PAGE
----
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Bob Edwards Weekend

November 2007

November 24-25, 2007

HOUR ONE:

  • Bob talks with author Greg Behrman about America's unprecedented and audacious policy to help rebuild Western Europe after World War II. This year is the 60th anniversary of the Marshall Plan, which cost more than $100 billion in today's dollars. President Bush has compared the U.S.'s post-reconstruction plans in Iraq and Afghanistan to the Marshall Plan, but many have criticized the administration for not learning the lessons from the first time around. Behrman's book is called The Most Notable Adventure: The Marshall Plan and the Time When America Helped Save Europe.
  • Bob talks to Curt Ellis and Ian Cheney, the stars of the film, "King Corn." It's about the pervasive influence of corn on our nation's food production. Think you don't eat all that much corn? ...think again.
  • Bob talks to Julia Child's grandnephew Alex Prud'homme about their bestseller My Life in France . Prud'homme completed his Aunt's memoirs after her death in 2001. It is now available in paperback.

HOUR TWO:

  • A.E. Hotchner’s close, 14-year friendship with Ernest Hemingway resulted in the landmark biography, Papa Hemingway . In more recent years, he’s partnered with Paul Newman on various charities. Bob speaks with Hotchner about his life, his writing and his legendary collaborations.
  • Bob talks with the husband-and-wife team behind the band Over the Rhine, Linford Detweiler and Karin Bergquist. The duo have released three albums this year and their latest CD is titled “ The Trumpet Child.”

 

November 17-18, 2007 

HOUR ONE:

  • Bob talks with one of "the bad boys of environmentalism," Ted Nordhaus.  Along with his co-author, Michael Shellenberger, Nordhaus has spent his life working in and with environmental organizations, but earned his nickname after turning on the movement's approach to solving problems. In their book, "Break Through: From the Death of Environmentalism to the Politics of Possibility," the authors criticize everyone from the Sierra Club to Al Gore.
  • Bob talks with one of his favorite singers, Jennifer Warnes. She had a run of Academy-Award worthy songs from films such as Norma Rae, Ragtime, An Officer and a Gentleman and Dirty Dancing. In 1977, Warnes produced and recorded a Famous Blue Raincoat - a tribute to Leonard Cohen. The remastered 20th anniversary CD was released last month.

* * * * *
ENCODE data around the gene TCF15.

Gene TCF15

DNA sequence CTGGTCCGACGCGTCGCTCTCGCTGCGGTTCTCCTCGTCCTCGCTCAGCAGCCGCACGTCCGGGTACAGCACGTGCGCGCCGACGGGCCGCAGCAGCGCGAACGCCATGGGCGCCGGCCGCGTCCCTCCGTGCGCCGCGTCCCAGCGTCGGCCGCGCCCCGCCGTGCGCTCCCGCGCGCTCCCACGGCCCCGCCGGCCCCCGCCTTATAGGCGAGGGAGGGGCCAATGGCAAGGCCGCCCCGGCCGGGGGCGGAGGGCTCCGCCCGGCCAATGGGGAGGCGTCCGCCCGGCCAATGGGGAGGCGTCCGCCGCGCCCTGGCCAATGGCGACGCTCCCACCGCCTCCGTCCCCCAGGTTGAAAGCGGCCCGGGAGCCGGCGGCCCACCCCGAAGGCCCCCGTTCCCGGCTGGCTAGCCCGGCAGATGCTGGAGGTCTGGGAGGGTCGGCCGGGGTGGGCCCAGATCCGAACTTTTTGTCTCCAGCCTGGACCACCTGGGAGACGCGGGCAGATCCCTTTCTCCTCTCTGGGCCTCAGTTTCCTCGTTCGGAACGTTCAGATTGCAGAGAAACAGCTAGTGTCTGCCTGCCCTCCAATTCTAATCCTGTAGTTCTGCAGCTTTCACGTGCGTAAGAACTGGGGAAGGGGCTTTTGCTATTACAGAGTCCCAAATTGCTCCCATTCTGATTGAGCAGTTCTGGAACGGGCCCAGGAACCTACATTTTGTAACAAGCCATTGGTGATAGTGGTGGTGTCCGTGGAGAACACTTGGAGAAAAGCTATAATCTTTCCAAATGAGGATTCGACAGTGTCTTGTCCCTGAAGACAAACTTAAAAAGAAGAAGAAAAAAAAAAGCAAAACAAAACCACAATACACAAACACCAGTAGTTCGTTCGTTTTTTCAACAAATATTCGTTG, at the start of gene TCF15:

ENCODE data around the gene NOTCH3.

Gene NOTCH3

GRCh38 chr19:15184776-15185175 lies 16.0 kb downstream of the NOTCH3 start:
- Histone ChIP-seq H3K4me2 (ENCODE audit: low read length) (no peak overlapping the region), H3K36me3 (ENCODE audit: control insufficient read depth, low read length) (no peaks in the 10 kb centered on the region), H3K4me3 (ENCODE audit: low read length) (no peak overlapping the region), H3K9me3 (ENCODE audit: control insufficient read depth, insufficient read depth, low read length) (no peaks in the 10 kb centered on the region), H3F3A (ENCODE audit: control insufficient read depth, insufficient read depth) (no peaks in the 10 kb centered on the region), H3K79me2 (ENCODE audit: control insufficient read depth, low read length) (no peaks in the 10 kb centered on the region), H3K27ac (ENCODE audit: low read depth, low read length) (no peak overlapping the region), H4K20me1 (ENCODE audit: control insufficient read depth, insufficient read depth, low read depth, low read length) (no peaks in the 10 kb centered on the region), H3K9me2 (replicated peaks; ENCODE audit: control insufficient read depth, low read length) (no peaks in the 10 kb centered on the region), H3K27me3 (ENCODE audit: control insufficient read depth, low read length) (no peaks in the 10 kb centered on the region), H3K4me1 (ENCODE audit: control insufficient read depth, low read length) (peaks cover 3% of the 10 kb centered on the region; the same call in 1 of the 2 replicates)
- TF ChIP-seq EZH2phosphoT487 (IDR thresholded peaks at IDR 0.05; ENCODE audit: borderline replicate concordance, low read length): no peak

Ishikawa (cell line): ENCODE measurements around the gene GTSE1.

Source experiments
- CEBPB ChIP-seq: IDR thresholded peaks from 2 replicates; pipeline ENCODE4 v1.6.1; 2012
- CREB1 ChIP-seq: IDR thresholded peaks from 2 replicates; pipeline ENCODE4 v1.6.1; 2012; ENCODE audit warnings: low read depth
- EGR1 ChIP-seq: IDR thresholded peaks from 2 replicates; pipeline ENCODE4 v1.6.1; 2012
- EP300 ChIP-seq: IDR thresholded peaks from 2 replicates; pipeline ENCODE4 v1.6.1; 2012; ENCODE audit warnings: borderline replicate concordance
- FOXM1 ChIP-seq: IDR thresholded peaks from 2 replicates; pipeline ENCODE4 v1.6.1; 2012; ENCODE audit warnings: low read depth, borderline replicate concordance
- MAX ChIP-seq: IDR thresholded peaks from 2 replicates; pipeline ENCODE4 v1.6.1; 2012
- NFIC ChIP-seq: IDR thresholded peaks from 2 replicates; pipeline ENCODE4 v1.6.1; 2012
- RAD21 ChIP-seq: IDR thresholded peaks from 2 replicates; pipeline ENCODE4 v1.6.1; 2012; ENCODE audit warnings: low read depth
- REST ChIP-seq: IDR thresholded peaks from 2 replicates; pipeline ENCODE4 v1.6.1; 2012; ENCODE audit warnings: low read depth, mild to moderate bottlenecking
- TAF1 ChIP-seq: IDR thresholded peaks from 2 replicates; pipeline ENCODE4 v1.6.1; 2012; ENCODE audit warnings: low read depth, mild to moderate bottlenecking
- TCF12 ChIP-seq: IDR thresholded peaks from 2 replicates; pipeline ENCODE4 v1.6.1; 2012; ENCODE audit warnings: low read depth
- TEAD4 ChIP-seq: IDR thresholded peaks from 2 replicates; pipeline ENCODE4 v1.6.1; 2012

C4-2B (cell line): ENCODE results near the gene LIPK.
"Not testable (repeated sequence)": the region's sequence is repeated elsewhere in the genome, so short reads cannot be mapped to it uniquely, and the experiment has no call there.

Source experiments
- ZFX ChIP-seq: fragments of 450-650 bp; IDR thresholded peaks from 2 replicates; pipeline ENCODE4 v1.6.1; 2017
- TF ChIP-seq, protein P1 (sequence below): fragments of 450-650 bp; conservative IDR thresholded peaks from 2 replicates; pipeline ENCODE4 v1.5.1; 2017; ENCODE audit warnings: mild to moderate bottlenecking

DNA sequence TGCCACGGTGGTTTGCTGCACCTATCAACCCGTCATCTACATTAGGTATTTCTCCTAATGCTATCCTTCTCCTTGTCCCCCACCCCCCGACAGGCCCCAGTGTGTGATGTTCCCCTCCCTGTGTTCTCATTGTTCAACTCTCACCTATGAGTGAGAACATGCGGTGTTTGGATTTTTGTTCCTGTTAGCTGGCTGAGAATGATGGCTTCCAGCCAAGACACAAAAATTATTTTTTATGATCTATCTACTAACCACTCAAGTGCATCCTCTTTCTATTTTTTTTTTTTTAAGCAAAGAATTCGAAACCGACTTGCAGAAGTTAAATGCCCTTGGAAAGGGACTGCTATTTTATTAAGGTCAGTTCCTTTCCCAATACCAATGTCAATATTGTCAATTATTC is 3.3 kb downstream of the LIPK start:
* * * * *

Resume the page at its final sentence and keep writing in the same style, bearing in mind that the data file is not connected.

HOUR TWO:

  • Bob talks to writer Bill Bryson about his work, life on both sides of the Atlantic, and his most recent book William Shakespeare, the World as Stage.  Bryson, a well-known Anglophile, writes about the personal life of Britain’s most beloved writer.
  • Bob chats with Michael Ian Black about his career in comedy.  Black is an actor, pop critic and comedian who recently released his first stand-up album titled "I Am a Wonderful Man."  He's a member of The State comedy sketch group, is one of the guys trying to sell you Sierra Mist on TV and was the voice of the pets.com sock puppet. Lately, Black has been moving towards writing and directing films and will also update us on those projects.

 

November 10-11, 2007

HOUR ONE:

  • Bob talks to Jan Scruggs, the founder and president of the Vietnam Veterans Memorial Fund. A quarter century ago, he was the driving force to build a memorial dedicated to all who served in Vietnam….and used his own money to launch the effort. The wall and memorial was dedicated on November 13, 1982.
  • Bob talks to musician Dan Wilson about his new cd, "Free Life," produced by the now-legendary Rick Rubin. Wilson was the lead singer of Semisonic and he’s won a Grammy for writing a song for the Dixie Chicks. This is Wilson’s first solo album.

HOUR TWO:

  • Bob talks to Dr. Henry Simmons about the nation's ongoing healthcare debate and how it is impacting specific issues such as children's health and the presidential candidates' proposals to improve health care.

  • Bob visits with record collector Joe Bussard at his home in Frederick, Maryland. Bussard is the founder and proprietor of his own label, Fonotone Records. He is a musician and a radio host and throughout his life he has tirelessly scoured Appalachia and the south for classic 78 RPM records. Today, he maintains a collection of more than 25,000 of these rare records, primarily of American folk, gospel, and blues from the 1920s and 1930s, which is believed to be the largest such collection in the world.

 

November 3-4, 2007

HOUR ONE:

  • Bob talks with neurologist and author Oliver Sacks about his latest book Musicophilia: Tales of Music and the Brain. It’s a collection of his research into the power of music to move, heal and haunt us.
  • We mark last weekend’s death of country music legend Porter Wagoner. Bob spoke with Wagoner earlier this year just before the release of his final CD – “Wagonmaster.”
  • Bob speaks with director Julien Temple about his new documentary “The Future is Unwritten.” The film opens this weekend in select cities and centers on the life of Joe Strummer, the former lead singer of the punk rock band The Clash.

HOUR TWO:

  • We spend the hour talking candidly about past and present slavery and its impact around the world. There are about 27 million people around the world living in slavery today. Kevin Bales, president of Free the Slaves, talks to Bob about his new book Ending Slavery, and shares stories of contemporary slavery. Next, Bob talks to historian Marcus Rediker about his book The Slave Ship: A Human History which details the journey from Africa to North America. Then Bob visits with Tony Cohen who runs a slavery-immersion program to give people an idea of what it must have been like to live in servitude.